Anti-Valley expansion group Concerned Residents of Ridgewood (CRR) filed a lawsuit on Monday against the Ridgewood Planning Board and Valley Hospital in New Jersey Superior Court, alleging that the so-called "H-Zone" amendment is unlawful and also contradicts the objectives of the Village to maintain its character per the Master Plan.
Paul Gould, the spokesman for CRR, said in a statement that the Master Plan amendment–approved June 21st by the planning board amid protests and an arrest–is "simply wrong for Ridgewood, and the residents are asking the Court to reverse the decision."
"Valley has tried to circumvent the criteria that has been in the village for so long," he said.
"The hospital in its history has been overreaching. Nobody trusts the hospital to do what's right. They exploit every opportunity," he said and noted that there weren't other recourses but a lawsuit.
Valley Spokesperson Megan Fraser issued a statement in response to the suit. "It is disappointing that a small group of people, largely those who live in the hospital's neighborhood, are attacking the Village and its Planning Board to delay a project that will serve so many people of our region for years to come," she wrote to Patch via e-mail late Tuesday afternoon.
"After almost four years and 35 meetings that included exhaustive testimony, investigation and disclosure, the suit is an unfortunate step in the wrong direction."
Village Manager Ken Gabbert could not comment on the specific legal ramifications, but said typically the Village and Planning Board will have 35 days to respond to allegations. He also noted that the Village received the CRR's e-mail copy, but has not officially been served the paperwork.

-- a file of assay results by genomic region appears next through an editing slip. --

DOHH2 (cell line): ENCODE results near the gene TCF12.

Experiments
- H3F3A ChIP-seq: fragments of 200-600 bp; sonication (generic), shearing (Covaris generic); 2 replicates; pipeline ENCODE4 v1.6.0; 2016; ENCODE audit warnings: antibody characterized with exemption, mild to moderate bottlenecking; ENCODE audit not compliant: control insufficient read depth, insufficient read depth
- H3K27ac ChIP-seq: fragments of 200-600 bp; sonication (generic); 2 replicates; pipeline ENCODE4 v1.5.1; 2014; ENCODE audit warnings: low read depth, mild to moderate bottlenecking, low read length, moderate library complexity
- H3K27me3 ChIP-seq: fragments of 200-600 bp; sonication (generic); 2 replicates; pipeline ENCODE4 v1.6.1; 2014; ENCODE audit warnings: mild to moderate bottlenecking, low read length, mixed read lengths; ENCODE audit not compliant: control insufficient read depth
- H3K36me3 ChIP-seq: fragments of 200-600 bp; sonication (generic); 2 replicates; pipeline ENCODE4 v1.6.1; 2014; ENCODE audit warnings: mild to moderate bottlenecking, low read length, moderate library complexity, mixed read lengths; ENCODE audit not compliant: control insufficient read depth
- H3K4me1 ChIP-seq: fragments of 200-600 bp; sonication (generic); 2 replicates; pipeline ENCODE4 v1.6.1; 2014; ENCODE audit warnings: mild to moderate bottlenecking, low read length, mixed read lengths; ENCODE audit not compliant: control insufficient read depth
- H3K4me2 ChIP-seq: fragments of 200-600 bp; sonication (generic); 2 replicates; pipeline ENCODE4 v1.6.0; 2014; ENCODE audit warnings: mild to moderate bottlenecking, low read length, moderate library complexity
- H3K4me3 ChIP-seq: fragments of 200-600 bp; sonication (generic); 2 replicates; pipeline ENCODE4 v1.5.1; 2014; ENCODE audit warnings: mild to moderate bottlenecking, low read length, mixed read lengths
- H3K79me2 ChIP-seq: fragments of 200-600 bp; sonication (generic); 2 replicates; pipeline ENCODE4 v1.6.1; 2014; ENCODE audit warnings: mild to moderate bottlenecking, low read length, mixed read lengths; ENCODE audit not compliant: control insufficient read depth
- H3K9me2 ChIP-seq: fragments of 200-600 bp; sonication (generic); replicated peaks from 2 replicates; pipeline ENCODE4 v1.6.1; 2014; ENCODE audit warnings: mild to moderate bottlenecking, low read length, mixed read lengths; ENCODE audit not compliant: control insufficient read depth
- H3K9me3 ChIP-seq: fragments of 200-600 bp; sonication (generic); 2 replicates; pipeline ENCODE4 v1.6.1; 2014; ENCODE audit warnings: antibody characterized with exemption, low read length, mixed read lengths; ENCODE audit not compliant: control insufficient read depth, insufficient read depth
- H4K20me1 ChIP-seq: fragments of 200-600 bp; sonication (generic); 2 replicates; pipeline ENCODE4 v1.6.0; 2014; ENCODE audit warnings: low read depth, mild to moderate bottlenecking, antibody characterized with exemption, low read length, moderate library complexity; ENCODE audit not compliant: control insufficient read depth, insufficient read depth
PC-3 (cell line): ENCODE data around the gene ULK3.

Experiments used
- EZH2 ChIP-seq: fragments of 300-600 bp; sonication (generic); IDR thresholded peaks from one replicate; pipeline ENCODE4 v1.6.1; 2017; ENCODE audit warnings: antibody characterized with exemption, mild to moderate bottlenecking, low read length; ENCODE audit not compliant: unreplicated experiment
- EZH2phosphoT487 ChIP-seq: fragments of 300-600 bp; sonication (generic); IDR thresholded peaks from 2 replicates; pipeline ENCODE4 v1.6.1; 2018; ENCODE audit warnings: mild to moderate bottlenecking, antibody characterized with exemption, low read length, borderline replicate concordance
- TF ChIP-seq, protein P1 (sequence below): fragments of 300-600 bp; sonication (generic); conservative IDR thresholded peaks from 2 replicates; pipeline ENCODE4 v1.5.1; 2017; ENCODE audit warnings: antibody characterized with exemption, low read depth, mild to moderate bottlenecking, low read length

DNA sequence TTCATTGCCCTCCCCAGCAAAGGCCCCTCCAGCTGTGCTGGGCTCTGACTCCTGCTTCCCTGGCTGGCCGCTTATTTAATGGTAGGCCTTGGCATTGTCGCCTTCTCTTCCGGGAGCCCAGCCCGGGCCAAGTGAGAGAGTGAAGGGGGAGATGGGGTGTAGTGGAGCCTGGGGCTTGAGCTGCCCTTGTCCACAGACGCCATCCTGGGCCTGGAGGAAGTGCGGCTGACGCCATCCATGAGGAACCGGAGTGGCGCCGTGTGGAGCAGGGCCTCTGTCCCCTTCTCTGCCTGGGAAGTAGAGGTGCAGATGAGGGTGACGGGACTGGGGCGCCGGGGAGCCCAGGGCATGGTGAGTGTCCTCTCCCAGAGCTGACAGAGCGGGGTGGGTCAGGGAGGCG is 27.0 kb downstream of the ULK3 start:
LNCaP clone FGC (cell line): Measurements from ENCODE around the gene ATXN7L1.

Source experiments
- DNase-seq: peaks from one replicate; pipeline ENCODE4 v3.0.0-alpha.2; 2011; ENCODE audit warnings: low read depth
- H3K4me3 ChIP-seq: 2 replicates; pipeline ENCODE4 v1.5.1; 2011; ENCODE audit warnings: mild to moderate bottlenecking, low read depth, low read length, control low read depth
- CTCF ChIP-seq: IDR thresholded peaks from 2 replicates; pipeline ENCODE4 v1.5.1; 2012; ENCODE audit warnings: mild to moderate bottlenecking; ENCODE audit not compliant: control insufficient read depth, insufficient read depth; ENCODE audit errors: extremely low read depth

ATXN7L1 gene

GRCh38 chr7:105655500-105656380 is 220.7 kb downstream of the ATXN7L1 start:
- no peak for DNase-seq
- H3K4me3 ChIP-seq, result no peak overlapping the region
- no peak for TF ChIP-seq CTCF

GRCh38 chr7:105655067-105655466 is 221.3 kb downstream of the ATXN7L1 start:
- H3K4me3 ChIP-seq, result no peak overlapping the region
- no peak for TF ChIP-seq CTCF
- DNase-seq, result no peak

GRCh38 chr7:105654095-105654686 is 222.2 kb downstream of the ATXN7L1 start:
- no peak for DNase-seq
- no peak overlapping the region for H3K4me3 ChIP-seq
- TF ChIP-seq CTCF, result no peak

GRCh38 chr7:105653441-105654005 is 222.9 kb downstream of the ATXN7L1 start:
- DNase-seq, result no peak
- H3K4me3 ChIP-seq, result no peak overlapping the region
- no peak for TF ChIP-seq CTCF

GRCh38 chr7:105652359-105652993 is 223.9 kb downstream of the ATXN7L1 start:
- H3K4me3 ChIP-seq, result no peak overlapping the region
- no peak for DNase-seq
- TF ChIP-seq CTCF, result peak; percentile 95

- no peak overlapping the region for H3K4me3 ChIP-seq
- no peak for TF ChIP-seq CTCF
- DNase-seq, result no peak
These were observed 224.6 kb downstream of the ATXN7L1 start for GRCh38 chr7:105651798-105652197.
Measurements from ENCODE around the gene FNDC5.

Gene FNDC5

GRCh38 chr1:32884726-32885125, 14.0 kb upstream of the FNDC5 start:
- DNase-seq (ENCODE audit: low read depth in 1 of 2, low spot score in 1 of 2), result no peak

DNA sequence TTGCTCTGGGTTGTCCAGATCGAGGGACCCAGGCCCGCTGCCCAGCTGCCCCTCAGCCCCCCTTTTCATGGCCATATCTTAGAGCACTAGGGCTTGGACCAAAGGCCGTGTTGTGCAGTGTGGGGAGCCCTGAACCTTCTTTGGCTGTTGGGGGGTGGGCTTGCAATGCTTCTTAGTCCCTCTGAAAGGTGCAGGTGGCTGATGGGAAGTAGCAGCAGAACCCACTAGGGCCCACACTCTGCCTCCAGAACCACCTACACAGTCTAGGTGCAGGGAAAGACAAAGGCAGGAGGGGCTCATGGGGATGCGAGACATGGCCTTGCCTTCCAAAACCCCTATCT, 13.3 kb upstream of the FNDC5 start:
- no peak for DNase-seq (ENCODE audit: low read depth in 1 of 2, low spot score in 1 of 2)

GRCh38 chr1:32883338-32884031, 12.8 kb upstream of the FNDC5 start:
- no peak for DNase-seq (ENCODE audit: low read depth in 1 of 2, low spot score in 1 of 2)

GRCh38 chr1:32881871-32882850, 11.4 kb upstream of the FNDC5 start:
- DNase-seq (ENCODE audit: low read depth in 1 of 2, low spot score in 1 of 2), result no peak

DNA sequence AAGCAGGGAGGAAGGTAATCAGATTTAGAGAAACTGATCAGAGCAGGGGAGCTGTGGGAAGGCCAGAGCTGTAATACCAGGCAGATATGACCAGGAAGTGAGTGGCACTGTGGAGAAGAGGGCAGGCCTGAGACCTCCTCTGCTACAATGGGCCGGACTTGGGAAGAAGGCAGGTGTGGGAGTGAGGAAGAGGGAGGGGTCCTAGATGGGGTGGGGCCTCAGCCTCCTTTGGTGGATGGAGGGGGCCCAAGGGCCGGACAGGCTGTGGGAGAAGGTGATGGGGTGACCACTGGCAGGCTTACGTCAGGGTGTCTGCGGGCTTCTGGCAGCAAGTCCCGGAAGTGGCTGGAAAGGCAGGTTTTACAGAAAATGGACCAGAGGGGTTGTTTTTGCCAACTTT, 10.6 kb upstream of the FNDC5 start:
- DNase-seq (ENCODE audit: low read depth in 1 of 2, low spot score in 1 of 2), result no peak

The lawsuit may also delay the Village Council proceedings; the council is still without a fifth member after the passing of Councilwoman Anne Zusy. Mayor Killion said the council attorney, Matt Rogers, will be reviewing the merits of the case and advising the village on the matter.
"It's just a situation where we're going to have to consult the Village Attorney to see if it will affect the timeline," Killion said.
The "H-Zone" amendment would make significant changes to the size of the 15.4-acre Valley Hospital facility if approved by Village Council. Hospital mass would double to nearly 1.2 million square feet by the erection (and demolition) of several buildings (including a five-story structure), and setbacks would increase along borders.
The CRR had a 45 day window to file from the date the decision was published, Gould said, which was the reason for the lawsuit's timing, though the legal team spent significant time in preparing a case. CRR has retained attorney John L. Lamb of Montvale, NJ-based Beattie Padovano, to represent the opposition group; Lamb specializes in New Jersey municipal land use law.
The lawsuit alleges that there were 17 separate counts of wrongdoing by the planning board, among them: the board's notices was defective and insufficient; a public notice of the concept plan was not provided to adjacent property owners; the board failed to publish notice of the special meetings in two newspapers required under the Open Public Meetings Act; attendance was purposely limited by Village officials; the former mayor, David Pfund, had a conflict of interest (though the board found that to be untrue); the Vice Chairman also had a conflict and/or the appearance of impropriety (though he recused himself), as did others on the board; the zoning changes are unlawful, as they are "spot zoning" and "spot planning"; proposed multiple expansions "over 20 years" are invalid; among other charges.